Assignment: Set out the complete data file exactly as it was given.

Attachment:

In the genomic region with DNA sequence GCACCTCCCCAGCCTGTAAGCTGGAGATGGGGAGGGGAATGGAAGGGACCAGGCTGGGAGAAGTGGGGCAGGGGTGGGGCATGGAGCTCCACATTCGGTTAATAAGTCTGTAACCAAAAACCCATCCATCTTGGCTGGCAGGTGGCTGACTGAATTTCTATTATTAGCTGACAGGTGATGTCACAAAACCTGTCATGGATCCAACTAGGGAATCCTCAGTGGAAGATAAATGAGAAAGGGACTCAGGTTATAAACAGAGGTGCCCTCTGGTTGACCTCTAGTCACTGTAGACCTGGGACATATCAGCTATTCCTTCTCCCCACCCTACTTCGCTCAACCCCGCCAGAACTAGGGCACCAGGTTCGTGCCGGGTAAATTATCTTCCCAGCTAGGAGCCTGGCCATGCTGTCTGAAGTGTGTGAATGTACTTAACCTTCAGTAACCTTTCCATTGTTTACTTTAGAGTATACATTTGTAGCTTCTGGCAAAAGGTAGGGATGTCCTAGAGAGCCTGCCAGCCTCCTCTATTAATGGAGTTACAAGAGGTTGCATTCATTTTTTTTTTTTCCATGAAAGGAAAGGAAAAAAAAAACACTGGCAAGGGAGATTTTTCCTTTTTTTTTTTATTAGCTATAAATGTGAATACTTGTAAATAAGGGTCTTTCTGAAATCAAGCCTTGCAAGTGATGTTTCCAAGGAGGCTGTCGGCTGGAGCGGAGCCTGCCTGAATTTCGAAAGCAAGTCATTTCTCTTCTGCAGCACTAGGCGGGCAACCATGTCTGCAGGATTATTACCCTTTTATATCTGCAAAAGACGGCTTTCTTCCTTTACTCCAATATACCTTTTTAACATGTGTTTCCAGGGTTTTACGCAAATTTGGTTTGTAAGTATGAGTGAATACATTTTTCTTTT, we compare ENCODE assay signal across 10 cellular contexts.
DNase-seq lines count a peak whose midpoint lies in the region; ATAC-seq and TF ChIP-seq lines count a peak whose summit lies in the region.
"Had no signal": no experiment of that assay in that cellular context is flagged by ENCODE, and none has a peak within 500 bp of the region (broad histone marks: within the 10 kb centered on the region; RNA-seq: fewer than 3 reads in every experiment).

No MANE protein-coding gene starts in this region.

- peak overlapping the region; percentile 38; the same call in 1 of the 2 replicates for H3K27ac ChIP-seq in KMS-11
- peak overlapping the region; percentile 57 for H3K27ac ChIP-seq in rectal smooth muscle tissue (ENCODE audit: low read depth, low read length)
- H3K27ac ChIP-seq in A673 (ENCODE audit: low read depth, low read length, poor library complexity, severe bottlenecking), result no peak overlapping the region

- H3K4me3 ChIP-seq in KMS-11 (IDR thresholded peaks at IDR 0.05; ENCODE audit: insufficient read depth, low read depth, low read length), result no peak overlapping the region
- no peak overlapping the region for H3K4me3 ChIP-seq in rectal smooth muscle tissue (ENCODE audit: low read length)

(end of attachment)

In the genomic region with DNA sequence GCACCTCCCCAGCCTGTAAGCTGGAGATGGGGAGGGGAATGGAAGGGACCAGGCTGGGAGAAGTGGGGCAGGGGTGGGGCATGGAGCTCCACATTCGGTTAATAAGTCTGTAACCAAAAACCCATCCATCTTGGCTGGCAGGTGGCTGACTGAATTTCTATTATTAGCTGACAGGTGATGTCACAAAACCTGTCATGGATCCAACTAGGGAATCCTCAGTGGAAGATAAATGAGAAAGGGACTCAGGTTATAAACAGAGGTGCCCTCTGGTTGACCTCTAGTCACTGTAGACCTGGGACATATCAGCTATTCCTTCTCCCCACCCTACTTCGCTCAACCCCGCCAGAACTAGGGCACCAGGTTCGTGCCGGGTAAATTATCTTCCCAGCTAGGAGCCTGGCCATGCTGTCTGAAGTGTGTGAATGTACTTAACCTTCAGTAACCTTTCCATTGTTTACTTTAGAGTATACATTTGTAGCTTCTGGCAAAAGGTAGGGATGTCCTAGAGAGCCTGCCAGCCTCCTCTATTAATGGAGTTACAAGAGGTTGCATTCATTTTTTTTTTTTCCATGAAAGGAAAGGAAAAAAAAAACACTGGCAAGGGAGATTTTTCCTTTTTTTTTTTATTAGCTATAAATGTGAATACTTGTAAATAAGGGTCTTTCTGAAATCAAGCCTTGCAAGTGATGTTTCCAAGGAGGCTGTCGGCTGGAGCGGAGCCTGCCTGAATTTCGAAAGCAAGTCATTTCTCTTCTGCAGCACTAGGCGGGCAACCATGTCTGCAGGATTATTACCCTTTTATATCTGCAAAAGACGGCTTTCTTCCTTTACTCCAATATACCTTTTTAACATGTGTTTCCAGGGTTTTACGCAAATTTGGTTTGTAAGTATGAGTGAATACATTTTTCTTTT, we compare ENCODE assay signal across 10 cellular contexts.
DNase-seq lines count a peak whose midpoint lies in the region; ATAC-seq and TF ChIP-seq lines count a peak whose summit lies in the region.
"Had no signal": no experiment of that assay in that cellular context is flagged by ENCODE, and none has a peak within 500 bp of the region (broad histone marks: within the 10 kb centered on the region; RNA-seq: fewer than 3 reads in every experiment).

No MANE protein-coding gene starts in this region.

- peak overlapping the region; percentile 38; the same call in 1 of the 2 replicates for H3K27ac ChIP-seq in KMS-11
- peak overlapping the region; percentile 57 for H3K27ac ChIP-seq in rectal smooth muscle tissue (ENCODE audit: low read depth, low read length)
- H3K27ac ChIP-seq in A673 (ENCODE audit: low read depth, low read length, poor library complexity, severe bottlenecking), result no peak overlapping the region

- H3K4me3 ChIP-seq in KMS-11 (IDR thresholded peaks at IDR 0.05; ENCODE audit: insufficient read depth, low read depth, low read length), result no peak overlapping the region
- no peak overlapping the region for H3K4me3 ChIP-seq in rectal smooth muscle tissue (ENCODE audit: low read length)